Proof. Let $j:T^2\times [0;1] \rightarrow T^2$$j:T^2\times [0;1] \rightarrow T^2$ be an isotopy from $f$$f$ to $f'$$f'$. This gives a homeomorphism:

$\displaystyle J:T^2\times [0;1]\rightarrow T^2\times [0;1] \qquad (x,y,t)\mapsto (j(x,y,t),t).$

(TODO: is its inverse $(x,y,t)\mapsto (j(-,-,t)^{-1}(x,y),t)$$(x,y,t)\mapsto (j(-,-,t)^{-1}(x,y),t)$ continuous ?). The idea is to grab some additional space, where one can use the map $J$$J$. TODO

$\square$$\square$

TODO formulate a lemma, that M_{f,L'} also only depends on the isotopy class of $L'$$L'$ (which is hopefully true). Hence, we have to classify all self-homeomorphisms of $T^2$$T^2$ up to isotopy.

Lemma 4.5. Every self-homeomorphism of $T^2$$T^2$ is isotopic to exactly one homeomorphism of the shape

$\displaystyle f_A:\Rr^2/\Zz^2 \rightarrow \Rr^2 /\Zz^2 \qquad \left(\begin{array}{c}x\\y\end{array}\right)\mapsto A\cdot\left(\begin{array}{c}x\\y\end{array}\right),$

where $A\in GL_2(\Zz)$$A\in GL_2(\Zz)$ (reference of proof).

Proof. Since the torus is a $K\left(\Zz^2,1\right)$$K\left(\Zz^2,1\right)$-space, we have that $\pi_0 Map\left(T^2,T^2\right)\rightarrow Hom\left(\Zz^2,\Zz^2\right)$$\pi_0 Map\left(T^2,T^2\right)\rightarrow Hom\left(\Zz^2,\Zz^2\right)$ is an isomorphism. Homotopic surface homeomorphisms are isotopic (Reference?). Thus the restriction $\pi_0Homeo\left(T^2\right)\rightarrow Hom\left(\Zz^2,\Zz^2\right)$$\pi_0Homeo\left(T^2\right)\rightarrow Hom\left(\Zz^2,\Zz^2\right)$ is injective. Moreover, each $A\in Hom\left(\Zz^2,\Zz^2\right)$$A\in Hom\left(\Zz^2,\Zz^2\right)$ is realised by $f_A$$f_A$, therefore $\pi_0Homeo\left(T^2\right)\rightarrow Hom\left(\Zz^2,\Zz^2\right)$$\pi_0Homeo\left(T^2\right)\rightarrow Hom\left(\Zz^2,\Zz^2\right)$ is also surjective. TODO find a reference in ANY source about the mapping class group

$\square$$\square$

The next lemma tells us, that composition of self-homeomorphisms corresponds to two successive Dehn surgeries.

Lemma 4.6. Let $f,g\in \Homeo(T^2)$$f,g\in \Homeo(T^2)$ be given and let $L':S^1\times D^2\rightarrow N$$L':S^1\times D^2\rightarrow N$ is an embedding of the full torus in a 3-manifold. Then we have map

$\displaystyle L'':S^1 \times D^2 \rightarrow N\setminus L'(S^1\times \mathring{D}^2) \cup_f S^1\times D^2=N_{f,L'}$

given by the map $S^1\times D^2\rightarrow S^1 \times D^2 \quad (x,y)(x,y/2)$$S^1\times D^2\rightarrow S^1 \times D^2 \quad (x,y)(x,y/2)$ postcomposed with the canonical inclusion in the second coordinate. Then $(N_{f,L'})_{g,L''} \cong N_{f\circ g,L'}$$(N_{f,L'})_{g,L''} \cong N_{f\circ g,L'}$. TODO right order of composition ? We will see in the proof.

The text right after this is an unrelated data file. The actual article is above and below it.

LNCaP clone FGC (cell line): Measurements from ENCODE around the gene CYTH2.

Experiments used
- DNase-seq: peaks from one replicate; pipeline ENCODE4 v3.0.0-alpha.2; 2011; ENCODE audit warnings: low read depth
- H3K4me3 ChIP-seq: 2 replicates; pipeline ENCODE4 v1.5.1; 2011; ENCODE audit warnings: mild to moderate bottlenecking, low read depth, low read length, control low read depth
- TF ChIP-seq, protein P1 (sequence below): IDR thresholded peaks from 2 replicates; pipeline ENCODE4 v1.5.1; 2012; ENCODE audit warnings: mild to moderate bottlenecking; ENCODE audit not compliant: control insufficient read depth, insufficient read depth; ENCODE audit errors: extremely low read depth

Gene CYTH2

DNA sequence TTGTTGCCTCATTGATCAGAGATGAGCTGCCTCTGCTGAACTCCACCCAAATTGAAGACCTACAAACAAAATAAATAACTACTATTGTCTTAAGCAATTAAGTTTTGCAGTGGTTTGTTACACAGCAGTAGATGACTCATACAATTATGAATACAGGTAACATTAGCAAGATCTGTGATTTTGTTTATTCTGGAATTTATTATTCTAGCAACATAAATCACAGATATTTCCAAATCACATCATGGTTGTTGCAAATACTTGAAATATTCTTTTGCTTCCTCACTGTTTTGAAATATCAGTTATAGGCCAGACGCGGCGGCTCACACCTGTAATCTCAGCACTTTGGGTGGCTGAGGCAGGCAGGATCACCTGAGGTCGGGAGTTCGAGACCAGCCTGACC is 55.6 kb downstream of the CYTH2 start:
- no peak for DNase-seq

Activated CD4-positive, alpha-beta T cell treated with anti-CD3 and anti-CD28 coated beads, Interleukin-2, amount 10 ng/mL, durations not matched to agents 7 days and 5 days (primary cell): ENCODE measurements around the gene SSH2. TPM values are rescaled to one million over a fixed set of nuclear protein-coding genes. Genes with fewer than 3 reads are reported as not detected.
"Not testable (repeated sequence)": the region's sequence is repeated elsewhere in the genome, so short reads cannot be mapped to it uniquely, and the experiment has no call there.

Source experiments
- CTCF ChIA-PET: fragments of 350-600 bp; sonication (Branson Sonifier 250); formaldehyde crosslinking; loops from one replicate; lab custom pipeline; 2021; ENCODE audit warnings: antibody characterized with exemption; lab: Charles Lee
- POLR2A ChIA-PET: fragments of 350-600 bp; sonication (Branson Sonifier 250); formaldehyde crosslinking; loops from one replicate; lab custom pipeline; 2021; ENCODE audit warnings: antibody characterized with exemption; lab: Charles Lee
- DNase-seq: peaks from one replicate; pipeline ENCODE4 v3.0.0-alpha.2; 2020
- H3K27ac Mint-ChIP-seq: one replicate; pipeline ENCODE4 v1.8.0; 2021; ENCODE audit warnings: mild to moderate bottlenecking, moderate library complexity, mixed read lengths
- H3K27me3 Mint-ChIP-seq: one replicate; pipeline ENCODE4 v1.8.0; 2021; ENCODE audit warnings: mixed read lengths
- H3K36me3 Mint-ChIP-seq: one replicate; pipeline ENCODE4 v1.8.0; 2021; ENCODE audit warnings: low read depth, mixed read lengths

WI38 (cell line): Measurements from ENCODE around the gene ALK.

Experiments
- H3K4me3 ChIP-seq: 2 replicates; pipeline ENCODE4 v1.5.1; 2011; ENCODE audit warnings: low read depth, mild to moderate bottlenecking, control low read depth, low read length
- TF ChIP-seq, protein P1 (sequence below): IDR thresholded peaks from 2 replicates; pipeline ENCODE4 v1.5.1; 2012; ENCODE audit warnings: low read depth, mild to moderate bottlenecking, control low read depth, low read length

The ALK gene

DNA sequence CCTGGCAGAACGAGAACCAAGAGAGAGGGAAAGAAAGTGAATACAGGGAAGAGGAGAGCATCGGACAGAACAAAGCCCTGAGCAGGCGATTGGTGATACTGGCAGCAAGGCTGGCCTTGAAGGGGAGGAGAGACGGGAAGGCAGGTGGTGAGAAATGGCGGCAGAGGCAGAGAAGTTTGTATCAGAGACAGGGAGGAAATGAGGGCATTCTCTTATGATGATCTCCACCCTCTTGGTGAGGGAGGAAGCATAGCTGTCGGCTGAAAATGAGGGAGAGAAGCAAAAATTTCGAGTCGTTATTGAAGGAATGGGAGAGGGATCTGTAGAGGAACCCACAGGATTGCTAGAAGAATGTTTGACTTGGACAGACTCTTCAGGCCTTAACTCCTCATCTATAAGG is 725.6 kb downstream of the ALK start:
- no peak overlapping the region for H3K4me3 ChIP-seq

Proof.

$\square$$\square$

We have to find out, which self-homeomorphisms of the torus don't change the homeomorphism type of the manifold.

Lemma 4.7. Consider a matrix of the form $\left( \begin{array}{cc} 1 & 0 \\ k & 1 \end{array}\right)$$\left( \begin{array}{cc} 1 & 0 \\ k & 1 \end{array}\right)$ and let $L':S^1\times D^2 \rightarrow N$$L':S^1\times D^2 \rightarrow N$ be any eembedding. Then $N_{f_A,L'}\cong N$$N_{f_A,L'}\cong N$.

TODO are there any orientation reversing homeos, that also extend ? Think so. Also add them here.

Proof. The homeomorphism $f_A \in \Homeo(T^2)$$f_A \in \Homeo(T^2)$ extends to a homeomorphism of $\bar{f_A}\in \Homeo(S^1\times D^2)$$\bar{f_A}\in \Homeo(S^1\times D^2)$:

$\displaystyle \bar{f_A}(x,y):=(x,x^ky),$

where $x\in S^1 = \{z\in \Cc| |z|=1\}, y\in D^2=\{y\in\Cc||y|\le 1\}$$x\in S^1 = \{z\in \Cc| |z|=1\}, y\in D^2=\{y\in\Cc||y|\le 1\}$. Using this homeomorphism one can define a homeomorphism from $N_f$$N_f$ to $N$$N$:

$\displaystyle N = N\setminus L(S^1\times \mathring{D}^2)\cup_1 S^1\times D^2 \rightarrow N_{f_A}=N\setminus L(S^1 \times \mathring{D}^2)\cup_{f_A} S^1\times D^2$

given by the identity on the left component and $\bar{f_A}$$\bar{f_A}$ on the right component.

$\square$$\square$

Together with (link to comment about composition), this tells us, that $N_{f_A}$$N_{f_A}$ really only depends on the coset $A\cdot \left(\begin{array}{cc}1&*\\0&1\end{array}\right)$$A\cdot \left(\begin{array}{cc}1&*\\0&1\end{array}\right)$ (TODO check right or left coset). This coset is uniquely determined by the image $(p,q)$$(p,q)$ of $(1,0)$$(1,0)$ with $p$$p$ and $q$$q$ coprime.

The ratio $p/q$$p/q$ is called the surgery coefficient. (TODO what is the quotient good for ?)<++>

TODO does the result give different manifolds.

TODO does the result only depend on the isotopy class of the link.

Every compact (oriented /able, neccesary ?) 3-manifold might be obtained from $S^3$$S^3$ by a Dehn surgery along a link (TODO ref). Of course this does not satisfy to classify 3-manifolds without having a good classification of links in $S^3$$S^3$.

## 5 References

[Scott1983], [Thurston1997], [Hatcher2000], [Hempel1976]